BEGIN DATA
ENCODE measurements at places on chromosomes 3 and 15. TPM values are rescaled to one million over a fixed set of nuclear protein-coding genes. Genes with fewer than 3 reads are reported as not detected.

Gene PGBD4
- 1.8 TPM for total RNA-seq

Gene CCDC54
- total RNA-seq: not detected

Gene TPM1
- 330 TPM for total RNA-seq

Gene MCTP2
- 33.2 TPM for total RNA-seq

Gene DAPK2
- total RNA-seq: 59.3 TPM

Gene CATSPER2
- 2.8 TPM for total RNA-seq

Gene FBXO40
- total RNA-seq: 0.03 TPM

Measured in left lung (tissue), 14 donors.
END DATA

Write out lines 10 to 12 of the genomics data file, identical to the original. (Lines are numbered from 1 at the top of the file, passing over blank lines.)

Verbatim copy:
Gene DAPK2
- total RNA-seq: 59.3 TPM

Gene CATSPER2